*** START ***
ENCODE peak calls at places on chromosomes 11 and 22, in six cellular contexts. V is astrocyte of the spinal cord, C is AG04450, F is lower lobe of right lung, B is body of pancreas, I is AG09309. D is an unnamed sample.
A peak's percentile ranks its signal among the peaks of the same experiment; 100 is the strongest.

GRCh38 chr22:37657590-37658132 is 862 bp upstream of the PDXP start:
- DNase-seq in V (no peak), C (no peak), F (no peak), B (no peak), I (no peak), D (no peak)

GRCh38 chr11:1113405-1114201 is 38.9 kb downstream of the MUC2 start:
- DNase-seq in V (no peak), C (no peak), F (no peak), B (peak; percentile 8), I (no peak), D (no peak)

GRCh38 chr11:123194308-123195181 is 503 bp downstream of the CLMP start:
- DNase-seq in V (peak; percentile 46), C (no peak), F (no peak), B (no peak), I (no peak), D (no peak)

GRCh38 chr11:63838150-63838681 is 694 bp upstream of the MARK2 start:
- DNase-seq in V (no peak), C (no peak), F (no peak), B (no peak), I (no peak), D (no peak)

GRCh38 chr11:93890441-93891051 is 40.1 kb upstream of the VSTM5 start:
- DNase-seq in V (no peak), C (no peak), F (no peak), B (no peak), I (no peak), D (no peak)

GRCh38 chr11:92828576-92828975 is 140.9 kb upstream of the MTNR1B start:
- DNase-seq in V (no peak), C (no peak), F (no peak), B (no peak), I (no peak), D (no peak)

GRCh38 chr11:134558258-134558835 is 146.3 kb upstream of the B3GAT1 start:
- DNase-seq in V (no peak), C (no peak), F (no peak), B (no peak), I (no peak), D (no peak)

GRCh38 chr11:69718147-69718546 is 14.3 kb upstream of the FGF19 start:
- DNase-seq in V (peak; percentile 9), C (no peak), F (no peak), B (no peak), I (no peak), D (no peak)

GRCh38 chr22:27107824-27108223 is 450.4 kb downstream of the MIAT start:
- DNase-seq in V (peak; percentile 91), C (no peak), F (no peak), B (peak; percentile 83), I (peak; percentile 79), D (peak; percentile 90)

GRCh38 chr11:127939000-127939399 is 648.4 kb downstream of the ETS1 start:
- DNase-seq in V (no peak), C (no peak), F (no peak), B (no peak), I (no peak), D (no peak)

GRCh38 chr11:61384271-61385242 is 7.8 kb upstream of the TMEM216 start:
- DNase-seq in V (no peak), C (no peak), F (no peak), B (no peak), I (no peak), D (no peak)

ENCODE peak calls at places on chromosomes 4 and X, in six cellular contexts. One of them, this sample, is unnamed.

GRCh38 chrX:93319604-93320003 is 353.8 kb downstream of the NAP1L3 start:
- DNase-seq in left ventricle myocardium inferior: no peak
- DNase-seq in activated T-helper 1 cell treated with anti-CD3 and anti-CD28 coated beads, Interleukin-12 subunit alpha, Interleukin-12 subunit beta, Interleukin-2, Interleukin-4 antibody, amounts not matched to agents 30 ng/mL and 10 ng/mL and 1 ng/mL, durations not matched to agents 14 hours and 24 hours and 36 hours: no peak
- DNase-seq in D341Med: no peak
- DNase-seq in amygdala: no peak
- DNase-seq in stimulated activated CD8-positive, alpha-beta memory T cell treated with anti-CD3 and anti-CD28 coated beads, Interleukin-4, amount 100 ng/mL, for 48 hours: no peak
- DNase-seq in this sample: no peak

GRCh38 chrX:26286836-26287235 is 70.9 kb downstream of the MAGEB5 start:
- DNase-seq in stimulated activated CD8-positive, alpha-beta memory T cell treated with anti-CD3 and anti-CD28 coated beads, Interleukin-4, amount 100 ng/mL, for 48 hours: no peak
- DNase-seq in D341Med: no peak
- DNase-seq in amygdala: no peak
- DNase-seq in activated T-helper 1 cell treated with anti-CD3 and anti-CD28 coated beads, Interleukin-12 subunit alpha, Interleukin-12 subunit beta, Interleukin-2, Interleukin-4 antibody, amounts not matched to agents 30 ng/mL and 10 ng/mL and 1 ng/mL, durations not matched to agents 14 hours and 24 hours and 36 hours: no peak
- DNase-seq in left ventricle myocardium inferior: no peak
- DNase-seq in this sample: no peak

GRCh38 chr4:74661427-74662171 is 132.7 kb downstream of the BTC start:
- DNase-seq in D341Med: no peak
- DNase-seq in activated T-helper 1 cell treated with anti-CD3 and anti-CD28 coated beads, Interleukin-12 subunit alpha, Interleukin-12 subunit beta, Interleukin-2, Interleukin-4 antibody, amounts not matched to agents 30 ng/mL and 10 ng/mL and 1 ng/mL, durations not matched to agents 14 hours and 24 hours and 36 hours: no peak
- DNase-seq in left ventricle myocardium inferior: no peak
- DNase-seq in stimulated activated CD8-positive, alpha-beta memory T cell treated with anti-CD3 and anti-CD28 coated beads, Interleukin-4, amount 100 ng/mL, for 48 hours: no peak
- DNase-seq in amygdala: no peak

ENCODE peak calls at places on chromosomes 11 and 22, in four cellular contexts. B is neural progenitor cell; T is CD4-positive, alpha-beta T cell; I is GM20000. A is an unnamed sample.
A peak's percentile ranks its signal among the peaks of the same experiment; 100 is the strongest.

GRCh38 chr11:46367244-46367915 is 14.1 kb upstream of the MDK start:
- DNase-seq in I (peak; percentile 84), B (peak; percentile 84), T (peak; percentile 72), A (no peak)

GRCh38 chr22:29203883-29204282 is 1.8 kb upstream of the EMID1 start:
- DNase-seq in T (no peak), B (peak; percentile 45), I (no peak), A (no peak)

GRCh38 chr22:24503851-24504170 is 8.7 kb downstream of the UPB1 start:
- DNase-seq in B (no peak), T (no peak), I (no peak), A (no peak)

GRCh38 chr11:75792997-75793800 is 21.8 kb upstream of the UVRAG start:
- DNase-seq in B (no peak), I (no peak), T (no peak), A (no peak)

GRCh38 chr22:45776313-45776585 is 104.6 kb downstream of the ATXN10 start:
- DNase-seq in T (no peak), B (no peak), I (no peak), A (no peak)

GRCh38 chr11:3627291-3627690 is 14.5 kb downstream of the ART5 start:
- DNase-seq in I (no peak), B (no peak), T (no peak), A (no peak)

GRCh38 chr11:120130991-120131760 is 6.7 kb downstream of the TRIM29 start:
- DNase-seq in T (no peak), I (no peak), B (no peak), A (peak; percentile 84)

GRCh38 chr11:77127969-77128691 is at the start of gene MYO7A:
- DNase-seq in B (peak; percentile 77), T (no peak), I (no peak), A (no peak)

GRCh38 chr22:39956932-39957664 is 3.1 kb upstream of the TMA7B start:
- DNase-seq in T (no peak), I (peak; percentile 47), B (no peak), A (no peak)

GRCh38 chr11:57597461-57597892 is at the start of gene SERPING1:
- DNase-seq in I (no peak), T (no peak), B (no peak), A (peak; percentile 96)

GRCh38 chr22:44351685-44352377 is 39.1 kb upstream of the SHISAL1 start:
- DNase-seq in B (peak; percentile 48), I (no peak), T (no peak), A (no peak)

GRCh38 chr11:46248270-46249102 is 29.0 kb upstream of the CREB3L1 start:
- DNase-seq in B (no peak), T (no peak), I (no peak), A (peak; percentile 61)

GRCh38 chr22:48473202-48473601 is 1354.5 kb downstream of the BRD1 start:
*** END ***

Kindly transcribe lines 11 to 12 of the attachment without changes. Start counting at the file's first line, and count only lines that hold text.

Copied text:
GRCh38 chr11:93890441-93891051 is 40.1 kb upstream of the VSTM5 start:
- DNase-seq in V (no peak), C (no peak), F (no peak), B (no peak), I (no peak), D (no peak)